At SSEK we have handled hundreds of churning cases over the years. In one such case, the broker would wholesale liquidate all his clients, including ours, out of one stock and then invested them in a different one on the same day. According to his Trade Blotter, which we procured in discovery, he executed this particular procedure several times a month. His clients did not make money, in fact they lost money. The broker, however, garnered quite a bit of money in commissions, and it appeared he was only working a few days a month.
In another instance, the broker in question would always take small profits, informing our client of the supposed good news. In reality, we were able to demonstrate the broker and firm were making twice as much in commissions than the client was making in profits. To make matters worse, the broker recommended the client hold the losing positions, asserting they would bounce back. In one particular year that client ended paying large short-term capital gains while holding a couple hundred thousand dollars in unrealized losses. Eventually the broker’s antics caught with him and the client realized he was being wronged.Skilled Churning Attorneys
Churning is essentially a broker trading securities in an account more often than is appropriate in an effort to generate additional commissions or fees for him or herself. This can dramatically increase the risk of the client. For most high frequency trading strategies to be profitable, it requires repeatedly timing the market successfully, which historically has been unlikely to be successful over any prolonged period of time. It also dramatically increases the cost to maintain the account for a commission based account, meaning the investments have to generate even higher rates of return just to break even after paying off the commissions, margin interest, and any other fees associated with the account.
There are several different mathematical metrics that we look at when reviewing the frequency of trading. One is the turnover ratio, which calculates how often the total portfolio of an account is “turned over” or replaced with new securities. So a turnover of 1 would mean that in a 12 month period of time the portfolio was replaced with new investments one time. Some turnover is normal in any portfolio. However, this metric is useful to compare against how often a professional money manager, like someone running a mutual fund, turns over a portfolio.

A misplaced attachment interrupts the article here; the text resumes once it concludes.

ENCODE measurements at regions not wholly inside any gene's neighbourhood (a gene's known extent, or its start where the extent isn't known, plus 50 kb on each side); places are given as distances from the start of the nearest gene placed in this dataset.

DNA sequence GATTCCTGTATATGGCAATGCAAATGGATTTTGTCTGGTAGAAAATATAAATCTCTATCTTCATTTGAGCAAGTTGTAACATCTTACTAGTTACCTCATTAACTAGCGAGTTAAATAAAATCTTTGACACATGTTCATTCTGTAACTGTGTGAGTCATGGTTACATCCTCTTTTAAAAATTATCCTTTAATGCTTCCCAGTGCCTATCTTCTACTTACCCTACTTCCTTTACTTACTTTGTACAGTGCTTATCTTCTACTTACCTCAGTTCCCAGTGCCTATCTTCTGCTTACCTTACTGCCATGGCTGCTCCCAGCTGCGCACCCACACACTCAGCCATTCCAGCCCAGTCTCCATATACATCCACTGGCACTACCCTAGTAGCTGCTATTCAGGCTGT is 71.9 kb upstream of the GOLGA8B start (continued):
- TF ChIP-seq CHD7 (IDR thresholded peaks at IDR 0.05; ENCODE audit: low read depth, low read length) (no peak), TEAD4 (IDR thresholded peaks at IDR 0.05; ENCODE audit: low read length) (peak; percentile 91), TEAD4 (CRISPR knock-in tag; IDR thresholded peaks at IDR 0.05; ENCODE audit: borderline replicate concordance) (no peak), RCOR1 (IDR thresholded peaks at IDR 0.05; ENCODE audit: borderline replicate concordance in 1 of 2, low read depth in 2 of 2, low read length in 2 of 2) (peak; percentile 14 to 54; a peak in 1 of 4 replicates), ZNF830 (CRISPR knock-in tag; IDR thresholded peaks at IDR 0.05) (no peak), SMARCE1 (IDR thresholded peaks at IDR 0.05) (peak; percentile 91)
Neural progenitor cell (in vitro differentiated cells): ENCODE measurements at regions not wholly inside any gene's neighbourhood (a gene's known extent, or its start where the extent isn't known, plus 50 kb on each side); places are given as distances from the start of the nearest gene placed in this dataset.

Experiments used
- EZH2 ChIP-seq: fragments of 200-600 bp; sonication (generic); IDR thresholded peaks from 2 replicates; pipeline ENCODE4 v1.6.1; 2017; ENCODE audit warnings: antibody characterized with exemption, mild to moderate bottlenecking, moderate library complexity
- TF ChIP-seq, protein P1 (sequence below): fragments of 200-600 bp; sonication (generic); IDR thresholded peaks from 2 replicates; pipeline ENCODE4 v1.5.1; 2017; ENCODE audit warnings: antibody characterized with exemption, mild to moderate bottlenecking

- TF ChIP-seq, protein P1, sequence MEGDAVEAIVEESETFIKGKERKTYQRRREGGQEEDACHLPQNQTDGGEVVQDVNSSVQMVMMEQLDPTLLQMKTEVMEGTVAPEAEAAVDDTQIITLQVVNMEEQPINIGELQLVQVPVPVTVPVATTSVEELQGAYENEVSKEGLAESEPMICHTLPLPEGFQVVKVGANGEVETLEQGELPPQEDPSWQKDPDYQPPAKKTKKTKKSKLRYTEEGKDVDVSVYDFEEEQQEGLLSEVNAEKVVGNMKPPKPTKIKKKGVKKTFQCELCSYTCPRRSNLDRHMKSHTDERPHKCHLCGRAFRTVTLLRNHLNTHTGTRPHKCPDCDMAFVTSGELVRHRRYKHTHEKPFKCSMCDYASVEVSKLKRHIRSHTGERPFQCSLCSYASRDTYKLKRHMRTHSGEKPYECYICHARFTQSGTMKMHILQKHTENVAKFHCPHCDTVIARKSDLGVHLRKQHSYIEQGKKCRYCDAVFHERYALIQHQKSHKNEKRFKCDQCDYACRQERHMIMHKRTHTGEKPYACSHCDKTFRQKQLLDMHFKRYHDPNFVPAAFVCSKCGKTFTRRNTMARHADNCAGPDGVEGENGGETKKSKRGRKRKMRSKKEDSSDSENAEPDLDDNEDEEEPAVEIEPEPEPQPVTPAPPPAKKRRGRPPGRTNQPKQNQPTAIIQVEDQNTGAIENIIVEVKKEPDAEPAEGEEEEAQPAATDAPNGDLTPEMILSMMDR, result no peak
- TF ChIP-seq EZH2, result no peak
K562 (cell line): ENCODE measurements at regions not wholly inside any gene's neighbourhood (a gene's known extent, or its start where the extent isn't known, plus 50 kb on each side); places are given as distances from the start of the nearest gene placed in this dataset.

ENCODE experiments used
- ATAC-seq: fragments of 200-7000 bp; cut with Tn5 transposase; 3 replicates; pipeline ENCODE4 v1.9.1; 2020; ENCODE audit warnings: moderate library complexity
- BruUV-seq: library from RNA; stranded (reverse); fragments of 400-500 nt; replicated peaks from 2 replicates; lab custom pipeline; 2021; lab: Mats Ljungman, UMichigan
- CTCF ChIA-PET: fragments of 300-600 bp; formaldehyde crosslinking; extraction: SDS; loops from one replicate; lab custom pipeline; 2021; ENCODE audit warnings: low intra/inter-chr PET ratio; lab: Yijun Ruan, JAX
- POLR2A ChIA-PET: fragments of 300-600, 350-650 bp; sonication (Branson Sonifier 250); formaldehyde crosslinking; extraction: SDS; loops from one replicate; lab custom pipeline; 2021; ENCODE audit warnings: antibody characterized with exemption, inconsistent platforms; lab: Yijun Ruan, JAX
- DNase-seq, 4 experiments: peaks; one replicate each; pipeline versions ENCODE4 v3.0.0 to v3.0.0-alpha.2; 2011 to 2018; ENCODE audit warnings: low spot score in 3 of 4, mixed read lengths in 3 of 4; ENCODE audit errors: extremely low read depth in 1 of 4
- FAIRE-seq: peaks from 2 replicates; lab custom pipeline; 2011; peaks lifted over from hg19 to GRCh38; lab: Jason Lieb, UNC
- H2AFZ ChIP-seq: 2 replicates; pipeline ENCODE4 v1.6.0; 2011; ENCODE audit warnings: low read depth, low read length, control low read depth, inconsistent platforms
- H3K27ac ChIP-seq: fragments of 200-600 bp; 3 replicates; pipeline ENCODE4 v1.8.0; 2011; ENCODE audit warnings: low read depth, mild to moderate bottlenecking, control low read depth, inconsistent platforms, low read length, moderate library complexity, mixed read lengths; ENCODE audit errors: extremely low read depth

Another metric we look at is cost to equity ratio. This calculation shows what the costs to the total account are as a percentage of the account value. So a cost equity ratio of 2 would mean a $100,000 account has total costs in a calendar year of $2,000, or 2%. Put another way, the account has to generate a return of 2% just to not lose money and break even. Just like with turnover ratio, some cost equity ratio is expected. No securities account is free. When looking at churning, we are looking at how high the costs go relative to the size of the account, and when those costs will start making it mathematically improbable, if not impossible, for the account to be profitable.
When brokers are churning an account, they often have very plausible and professional sounding rationales to tell their clients about why this trading strategy is a good one for the client. In reality, the brokers are trying to benefit personally to the detriment of their clients for as long as they can hang on to that client. Eventually, the client either leaves because of the bad performance, or the account collapses and there is nothing left to churn.
Our investor lawyers at SSEK are experienced in handling broker misconduct cases including churning. If you believe that you are a victim of churning or that your broker has engaged in excessive trading, contact us today. We offer all of our clients a free consultation.